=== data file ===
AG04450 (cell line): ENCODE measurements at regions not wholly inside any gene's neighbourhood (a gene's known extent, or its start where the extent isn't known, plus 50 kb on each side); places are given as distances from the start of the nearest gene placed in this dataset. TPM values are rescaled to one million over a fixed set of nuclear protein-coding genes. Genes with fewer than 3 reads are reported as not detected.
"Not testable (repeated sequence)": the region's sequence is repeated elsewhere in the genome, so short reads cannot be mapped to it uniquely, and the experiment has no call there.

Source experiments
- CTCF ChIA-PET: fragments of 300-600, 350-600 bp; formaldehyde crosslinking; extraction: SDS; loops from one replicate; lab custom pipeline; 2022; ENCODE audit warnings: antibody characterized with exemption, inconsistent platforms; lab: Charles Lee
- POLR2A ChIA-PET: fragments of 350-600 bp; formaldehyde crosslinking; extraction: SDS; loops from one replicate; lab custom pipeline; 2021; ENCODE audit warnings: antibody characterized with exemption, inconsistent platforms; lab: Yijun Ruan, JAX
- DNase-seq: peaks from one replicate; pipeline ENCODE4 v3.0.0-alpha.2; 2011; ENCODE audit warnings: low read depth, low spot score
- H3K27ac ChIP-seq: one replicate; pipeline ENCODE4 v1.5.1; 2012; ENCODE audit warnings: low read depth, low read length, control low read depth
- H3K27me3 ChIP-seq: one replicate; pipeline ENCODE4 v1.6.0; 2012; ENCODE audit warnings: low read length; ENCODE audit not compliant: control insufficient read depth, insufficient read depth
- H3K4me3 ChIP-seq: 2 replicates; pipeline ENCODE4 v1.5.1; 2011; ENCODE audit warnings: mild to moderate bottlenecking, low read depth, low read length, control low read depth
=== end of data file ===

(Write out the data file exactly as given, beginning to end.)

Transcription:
AG04450 (cell line): ENCODE measurements at regions not wholly inside any gene's neighbourhood (a gene's known extent, or its start where the extent isn't known, plus 50 kb on each side); places are given as distances from the start of the nearest gene placed in this dataset. TPM values are rescaled to one million over a fixed set of nuclear protein-coding genes. Genes with fewer than 3 reads are reported as not detected.
"Not testable (repeated sequence)": the region's sequence is repeated elsewhere in the genome, so short reads cannot be mapped to it uniquely, and the experiment has no call there.

Source experiments
- CTCF ChIA-PET: fragments of 300-600, 350-600 bp; formaldehyde crosslinking; extraction: SDS; loops from one replicate; lab custom pipeline; 2022; ENCODE audit warnings: antibody characterized with exemption, inconsistent platforms; lab: Charles Lee
- POLR2A ChIA-PET: fragments of 350-600 bp; formaldehyde crosslinking; extraction: SDS; loops from one replicate; lab custom pipeline; 2021; ENCODE audit warnings: antibody characterized with exemption, inconsistent platforms; lab: Yijun Ruan, JAX
- DNase-seq: peaks from one replicate; pipeline ENCODE4 v3.0.0-alpha.2; 2011; ENCODE audit warnings: low read depth, low spot score
- H3K27ac ChIP-seq: one replicate; pipeline ENCODE4 v1.5.1; 2012; ENCODE audit warnings: low read depth, low read length, control low read depth
- H3K27me3 ChIP-seq: one replicate; pipeline ENCODE4 v1.6.0; 2012; ENCODE audit warnings: low read length; ENCODE audit not compliant: control insufficient read depth, insufficient read depth
- H3K4me3 ChIP-seq: 2 replicates; pipeline ENCODE4 v1.5.1; 2011; ENCODE audit warnings: mild to moderate bottlenecking, low read depth, low read length, control low read depth